Business leaders make judgement calls every day. Philip Tetlock says there are ways to improve the chances of getting them right.

1. Break seeming intractable problems into tractable sub-problems.

  • Superforecasters split problems into knowable and unknowable parts. They flush ignorance into the open. ”Expose and examine your assumptions,” says Tetlock. ”Dare to be wrong by making your best guess. Better to discover error quickly than to hide them behind vague verbiage.”

2. Strike the right balance between inside and outside views.

  • Subforecasters know there is nothing new under the sun. ”Uniqueness is a matter of degree,” says Tetlock. Superforecasters conduct creative searches for comparisons even for seemingly unique events, such as the stand-off between a new socialist government in Athens and Greece’s creditors. ”Superforecasters are in the habit of posing the outside view question – ‘How often do things of this sort happen in situations of this sort?’.”

3. Strive to distinguish as many degrees of doubt as the problem permits – but no more.

  • While few things are either certain or impossible, ”maybe” is not an informative response. Tetlock says nuance matters. ”The more degrees of uncertainty you can distinguish, the better a forecaster you are likely to be,” he explains. ”Translating vague-verbiage hunches into numeric probabilities feel unnatural at first, but it can be done. It just requires patience and practice. The superforecasters have shown what is possible.”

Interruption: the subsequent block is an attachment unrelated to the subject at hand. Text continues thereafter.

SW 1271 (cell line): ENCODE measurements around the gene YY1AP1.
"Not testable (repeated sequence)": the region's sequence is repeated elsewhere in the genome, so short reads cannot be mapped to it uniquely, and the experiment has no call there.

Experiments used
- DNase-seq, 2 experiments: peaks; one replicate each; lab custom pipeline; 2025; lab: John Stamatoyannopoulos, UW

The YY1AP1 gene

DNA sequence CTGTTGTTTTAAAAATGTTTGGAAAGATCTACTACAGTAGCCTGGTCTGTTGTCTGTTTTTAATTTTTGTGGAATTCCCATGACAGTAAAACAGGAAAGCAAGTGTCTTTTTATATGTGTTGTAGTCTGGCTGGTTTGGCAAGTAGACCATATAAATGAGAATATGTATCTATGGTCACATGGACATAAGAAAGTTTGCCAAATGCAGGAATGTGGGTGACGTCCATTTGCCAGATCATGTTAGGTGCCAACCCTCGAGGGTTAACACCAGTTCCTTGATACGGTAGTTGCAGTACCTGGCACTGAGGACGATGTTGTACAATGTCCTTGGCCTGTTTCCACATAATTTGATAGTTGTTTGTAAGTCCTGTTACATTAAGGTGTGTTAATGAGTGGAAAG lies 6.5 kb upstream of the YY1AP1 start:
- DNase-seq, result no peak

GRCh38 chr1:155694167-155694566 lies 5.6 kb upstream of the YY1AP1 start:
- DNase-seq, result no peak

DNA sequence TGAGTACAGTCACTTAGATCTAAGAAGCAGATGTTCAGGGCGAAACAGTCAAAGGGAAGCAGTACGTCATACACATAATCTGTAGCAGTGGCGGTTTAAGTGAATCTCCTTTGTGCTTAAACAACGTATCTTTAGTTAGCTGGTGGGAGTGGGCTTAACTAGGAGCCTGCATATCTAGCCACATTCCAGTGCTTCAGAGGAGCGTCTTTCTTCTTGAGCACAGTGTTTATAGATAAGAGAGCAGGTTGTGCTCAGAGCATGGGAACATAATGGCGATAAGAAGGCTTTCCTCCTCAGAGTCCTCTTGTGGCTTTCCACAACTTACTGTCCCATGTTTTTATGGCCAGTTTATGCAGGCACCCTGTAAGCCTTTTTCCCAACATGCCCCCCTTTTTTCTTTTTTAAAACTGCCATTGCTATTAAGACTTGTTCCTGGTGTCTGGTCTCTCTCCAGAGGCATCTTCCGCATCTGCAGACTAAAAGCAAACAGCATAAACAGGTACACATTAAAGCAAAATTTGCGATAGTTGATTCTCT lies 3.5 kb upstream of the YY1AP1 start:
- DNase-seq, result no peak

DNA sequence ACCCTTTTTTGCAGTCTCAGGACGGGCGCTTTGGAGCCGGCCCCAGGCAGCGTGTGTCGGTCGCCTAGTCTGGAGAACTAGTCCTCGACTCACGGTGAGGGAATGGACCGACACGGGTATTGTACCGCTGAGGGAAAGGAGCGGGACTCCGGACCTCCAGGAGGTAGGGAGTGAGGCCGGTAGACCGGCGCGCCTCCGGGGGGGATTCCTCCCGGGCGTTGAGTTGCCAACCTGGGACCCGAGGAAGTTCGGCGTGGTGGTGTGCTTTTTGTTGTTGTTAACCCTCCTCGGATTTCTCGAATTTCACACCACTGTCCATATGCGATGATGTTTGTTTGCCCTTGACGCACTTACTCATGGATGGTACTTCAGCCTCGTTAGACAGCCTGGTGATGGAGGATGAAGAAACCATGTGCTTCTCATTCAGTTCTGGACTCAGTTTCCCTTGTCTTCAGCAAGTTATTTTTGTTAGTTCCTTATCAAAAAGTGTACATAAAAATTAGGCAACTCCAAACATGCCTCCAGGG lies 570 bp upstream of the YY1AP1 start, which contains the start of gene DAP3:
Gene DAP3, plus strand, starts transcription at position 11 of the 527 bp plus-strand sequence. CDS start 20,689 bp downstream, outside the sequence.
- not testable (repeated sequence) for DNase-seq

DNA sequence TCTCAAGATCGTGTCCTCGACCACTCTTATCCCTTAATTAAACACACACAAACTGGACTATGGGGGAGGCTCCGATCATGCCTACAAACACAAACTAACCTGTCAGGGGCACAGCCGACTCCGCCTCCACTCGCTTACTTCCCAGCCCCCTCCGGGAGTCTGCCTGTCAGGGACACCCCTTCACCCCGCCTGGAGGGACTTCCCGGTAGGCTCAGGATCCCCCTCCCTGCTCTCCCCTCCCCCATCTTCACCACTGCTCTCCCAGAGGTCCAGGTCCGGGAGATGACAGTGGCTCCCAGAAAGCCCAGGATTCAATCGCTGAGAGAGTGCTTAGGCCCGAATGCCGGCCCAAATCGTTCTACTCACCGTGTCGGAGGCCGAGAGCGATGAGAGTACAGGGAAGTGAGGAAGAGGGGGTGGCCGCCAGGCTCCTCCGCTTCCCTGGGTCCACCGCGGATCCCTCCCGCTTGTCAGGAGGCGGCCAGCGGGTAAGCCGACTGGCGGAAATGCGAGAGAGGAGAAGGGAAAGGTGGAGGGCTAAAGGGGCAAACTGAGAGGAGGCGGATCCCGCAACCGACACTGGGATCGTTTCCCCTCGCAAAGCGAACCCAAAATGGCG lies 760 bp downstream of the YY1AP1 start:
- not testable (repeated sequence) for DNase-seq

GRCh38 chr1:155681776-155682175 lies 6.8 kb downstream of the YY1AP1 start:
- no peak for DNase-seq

4. Strike the right balance between underreacting and overreacting to evidence

  • Tetlock says updating your beliefs is as important to good forecasting as brushing and flossing is to good dental hygiene. It can be boring, occasionally uncomfortable, but it pays off in the long term. ”Skilful updating requires teasing subtle signals from noisy news flows, all the while resisting the lure of wishful thinking.” Tetlock adds that superforecasters tend to update their beliefs in small increments, often moving from probabilities of, say 0.4 to 0.35. These distinctions are to subtle to capture with vague verbiage such as ”might” or ”maybe”, but in the long run, Tetlock says these distinctions define the difference between good and great forecasters.

5. Look for the errors behind your mistakes but beware of rear-view mirror hindsight biases.

  • Rather than trying to excuse your failures, you should own them and conduct unflinching post-mortems on where you went wrong. ”Remember that although the more common error is to learn too much,” says Tetlock. ”You may have been basically on the right track but made a minor technical mistake that had big ramifications.” He suggests examining your successes, too. ”Not all successes imply that your reasoning was right,” he says. ”You may have lucked out by making offsetting errors. If you keep reasoning along the same lines, you are setting yourself up for a nasty surprise.”

6. Bring out the best in others and let others bring out the best in you.

  • Master the fine art of team management. This includes understanding the arguments of the other side, precision questioning so you can help others clarify their arguments, and learning to disagree without being disagreeable. ”Wise leaders know how fine the line can be between helpful suggestions and micro-managerial meddling… or between a scatterbrained group and an open-minded one,” says Tetlock.

7. Focus on questions where your hard work is likely to pay off.

  • Certain classes of outcomes, such as oil prices and currency markets, are had to predict. Tetlock says we usually don’t know how unpredictable outcomes are until we’ve spun our wheels trying to gain analytical traction. ”There are two basic errors it is possible to make here,” he says. ”We could fail to try to predict the potentially predictable or we could waste our time trying to predict the unpredictable. Which error would be worse in your situation?”
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